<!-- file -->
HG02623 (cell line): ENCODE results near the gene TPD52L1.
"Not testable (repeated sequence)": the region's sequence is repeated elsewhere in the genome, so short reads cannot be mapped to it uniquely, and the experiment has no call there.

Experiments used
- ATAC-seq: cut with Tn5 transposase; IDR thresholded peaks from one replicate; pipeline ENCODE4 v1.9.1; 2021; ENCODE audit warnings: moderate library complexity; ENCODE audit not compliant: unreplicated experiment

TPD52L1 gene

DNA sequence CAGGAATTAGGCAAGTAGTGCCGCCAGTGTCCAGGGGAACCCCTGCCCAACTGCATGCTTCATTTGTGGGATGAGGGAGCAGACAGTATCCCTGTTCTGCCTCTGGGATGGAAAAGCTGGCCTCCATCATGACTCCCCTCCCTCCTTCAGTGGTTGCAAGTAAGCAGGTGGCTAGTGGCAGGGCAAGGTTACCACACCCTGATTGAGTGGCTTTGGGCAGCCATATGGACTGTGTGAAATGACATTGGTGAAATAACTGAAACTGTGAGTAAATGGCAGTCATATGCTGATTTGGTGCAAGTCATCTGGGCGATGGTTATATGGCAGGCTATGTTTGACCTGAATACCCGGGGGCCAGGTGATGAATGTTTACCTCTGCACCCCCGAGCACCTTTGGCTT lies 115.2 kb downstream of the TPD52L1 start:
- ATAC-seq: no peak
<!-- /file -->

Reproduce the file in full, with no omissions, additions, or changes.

HG02623 (cell line): ENCODE results near the gene TPD52L1.
"Not testable (repeated sequence)": the region's sequence is repeated elsewhere in the genome, so short reads cannot be mapped to it uniquely, and the experiment has no call there.

Experiments used
- ATAC-seq: cut with Tn5 transposase; IDR thresholded peaks from one replicate; pipeline ENCODE4 v1.9.1; 2021; ENCODE audit warnings: moderate library complexity; ENCODE audit not compliant: unreplicated experiment

TPD52L1 gene

DNA sequence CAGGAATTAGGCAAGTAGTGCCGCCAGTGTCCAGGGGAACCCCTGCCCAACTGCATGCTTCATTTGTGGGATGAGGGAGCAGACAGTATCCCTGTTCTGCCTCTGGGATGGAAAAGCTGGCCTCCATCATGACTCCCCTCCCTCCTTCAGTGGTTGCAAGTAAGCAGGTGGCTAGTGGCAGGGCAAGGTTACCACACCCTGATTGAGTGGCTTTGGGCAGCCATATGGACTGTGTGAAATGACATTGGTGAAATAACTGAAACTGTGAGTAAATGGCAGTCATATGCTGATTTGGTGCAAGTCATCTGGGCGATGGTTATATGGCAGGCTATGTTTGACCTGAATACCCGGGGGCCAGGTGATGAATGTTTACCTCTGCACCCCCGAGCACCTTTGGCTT lies 115.2 kb downstream of the TPD52L1 start:
- ATAC-seq: no peak